If anybody is doing anything illegal it is monte cox and adrenaline mma where monte is the president of the company and the manger of many of its fighters. That should be illegal. Ufc fighters are under contract and they have their managers such as ken pavia who help with the business side of things such as salary and who and when they fight it is not soley the ufc decisions.

    Matt lindland is not making much sense to me and with these comments if i lived in oregon i would not want him having anything to do with politics in the place i live

  • T Money says:

    you all are halarious. this type of speculation is pointless. wait and see what the court says. not that american courts are legit whatsoever.

  • T Money says:

    ok maybe not pointless, i had a laugh reading.

  • Joshua says:

    Yes, a clause can be voided without voiding a contract, for example non-compete clauses that unreasonably prohibit right to work.

  • Al says:

    Since the UFC contract is an exclusive contract and the UFC is the private sector association and league, I don’t know if you can get past section 2.1 before Lindland’s accusation fails. If the UFC were a only a title awarding entity like the WBA or whatever other lettered boxing association then I could see his point. It’s as simple as saying only a UFC fighter can hold a UFC title. To me that defines a league.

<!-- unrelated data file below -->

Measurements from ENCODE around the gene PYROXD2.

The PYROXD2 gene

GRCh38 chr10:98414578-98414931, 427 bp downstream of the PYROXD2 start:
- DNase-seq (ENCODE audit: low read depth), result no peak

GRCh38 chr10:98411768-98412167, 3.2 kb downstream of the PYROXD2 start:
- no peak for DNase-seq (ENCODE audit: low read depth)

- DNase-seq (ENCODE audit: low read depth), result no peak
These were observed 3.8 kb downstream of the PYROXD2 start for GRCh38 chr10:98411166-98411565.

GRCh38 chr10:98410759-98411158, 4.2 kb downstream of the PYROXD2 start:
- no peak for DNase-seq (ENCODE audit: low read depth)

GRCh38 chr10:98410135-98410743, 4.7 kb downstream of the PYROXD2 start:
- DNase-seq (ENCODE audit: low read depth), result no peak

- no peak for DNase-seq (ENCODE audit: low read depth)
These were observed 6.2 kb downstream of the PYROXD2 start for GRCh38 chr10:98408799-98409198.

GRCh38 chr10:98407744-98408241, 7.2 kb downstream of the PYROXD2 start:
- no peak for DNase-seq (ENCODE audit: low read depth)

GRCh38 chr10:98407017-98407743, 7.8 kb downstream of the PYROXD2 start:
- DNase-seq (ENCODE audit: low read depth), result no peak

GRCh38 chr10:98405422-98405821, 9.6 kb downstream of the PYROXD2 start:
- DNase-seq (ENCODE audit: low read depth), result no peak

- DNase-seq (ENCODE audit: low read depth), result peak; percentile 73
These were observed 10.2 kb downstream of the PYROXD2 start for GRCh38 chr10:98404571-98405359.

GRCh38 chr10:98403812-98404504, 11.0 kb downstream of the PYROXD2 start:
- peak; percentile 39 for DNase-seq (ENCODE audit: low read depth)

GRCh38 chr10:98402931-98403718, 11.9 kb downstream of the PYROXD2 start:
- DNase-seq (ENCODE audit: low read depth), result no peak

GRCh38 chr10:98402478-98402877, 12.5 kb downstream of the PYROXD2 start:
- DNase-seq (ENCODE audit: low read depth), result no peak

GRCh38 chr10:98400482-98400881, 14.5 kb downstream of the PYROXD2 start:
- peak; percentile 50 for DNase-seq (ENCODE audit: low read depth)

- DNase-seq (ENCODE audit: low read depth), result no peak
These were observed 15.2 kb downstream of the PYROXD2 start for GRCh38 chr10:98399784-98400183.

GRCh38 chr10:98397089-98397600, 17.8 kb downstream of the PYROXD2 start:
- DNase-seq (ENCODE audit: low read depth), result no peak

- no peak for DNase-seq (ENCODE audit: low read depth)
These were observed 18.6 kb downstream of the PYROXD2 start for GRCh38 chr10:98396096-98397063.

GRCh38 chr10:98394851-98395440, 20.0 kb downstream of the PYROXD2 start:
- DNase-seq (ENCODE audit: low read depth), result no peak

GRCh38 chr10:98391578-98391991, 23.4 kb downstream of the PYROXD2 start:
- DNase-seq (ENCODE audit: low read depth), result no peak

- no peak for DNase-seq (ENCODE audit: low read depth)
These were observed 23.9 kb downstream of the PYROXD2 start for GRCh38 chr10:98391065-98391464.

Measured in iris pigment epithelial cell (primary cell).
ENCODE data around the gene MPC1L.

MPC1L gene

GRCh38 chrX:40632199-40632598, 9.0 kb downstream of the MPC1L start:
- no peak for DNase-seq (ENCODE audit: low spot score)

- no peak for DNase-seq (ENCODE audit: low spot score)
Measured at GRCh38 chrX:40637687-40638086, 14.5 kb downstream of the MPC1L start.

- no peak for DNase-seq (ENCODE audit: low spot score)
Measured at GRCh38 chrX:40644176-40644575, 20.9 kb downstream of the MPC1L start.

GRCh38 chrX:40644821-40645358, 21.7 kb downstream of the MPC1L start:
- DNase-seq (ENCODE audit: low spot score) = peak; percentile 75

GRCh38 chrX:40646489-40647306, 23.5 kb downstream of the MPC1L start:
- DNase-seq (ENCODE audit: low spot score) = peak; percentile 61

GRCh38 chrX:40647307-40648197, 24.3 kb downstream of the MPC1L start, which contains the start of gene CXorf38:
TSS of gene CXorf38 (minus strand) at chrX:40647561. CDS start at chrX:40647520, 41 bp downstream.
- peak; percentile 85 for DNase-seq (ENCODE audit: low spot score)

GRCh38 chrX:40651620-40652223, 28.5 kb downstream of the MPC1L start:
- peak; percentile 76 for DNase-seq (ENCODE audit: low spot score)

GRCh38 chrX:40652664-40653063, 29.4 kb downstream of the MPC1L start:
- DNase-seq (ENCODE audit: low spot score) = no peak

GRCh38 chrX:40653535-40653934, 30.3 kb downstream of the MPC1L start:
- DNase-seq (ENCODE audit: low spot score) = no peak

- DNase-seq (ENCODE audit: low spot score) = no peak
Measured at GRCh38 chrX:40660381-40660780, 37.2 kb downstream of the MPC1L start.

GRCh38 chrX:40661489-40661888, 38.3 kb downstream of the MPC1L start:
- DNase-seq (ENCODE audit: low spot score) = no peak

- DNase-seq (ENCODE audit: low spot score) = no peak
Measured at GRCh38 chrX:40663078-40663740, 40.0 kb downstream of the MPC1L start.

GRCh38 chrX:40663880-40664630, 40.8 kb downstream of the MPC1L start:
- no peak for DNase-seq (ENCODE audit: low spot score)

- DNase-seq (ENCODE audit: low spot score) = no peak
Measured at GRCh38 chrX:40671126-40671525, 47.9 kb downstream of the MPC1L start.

• Ken says:

    it all depends on the language of the contract, the case-law precendent, and the judge or jury.

    some contracts have provisions that state that if one section is unenforceable, the rest remain in effect.

    so it’s up to the judge, jury or negotiating a settlement.

  • William says:

    This statute applies only to Boxing; any lawyer would see that on its face. I’m sure the intent behind the statute may be similar to some of MMA’s situations today, but that is irrelevant. It applies only to boxing.

  • tallsforeverybody says:

    I don’t want to see any boxing regulations forced on the UFC…boxing is as near a dead sport as there is. The UFC is the only successful promotion, and the way the other companies spend money and handle their business they are likely to stay the only successful business.

    What thick skulled, visionless mouthpieces like Ortiz, Lindland, etc. don’t understand is that the UFC bled money years but built this business the right way by cultivating a solid foundation of fighters and a sound business plan.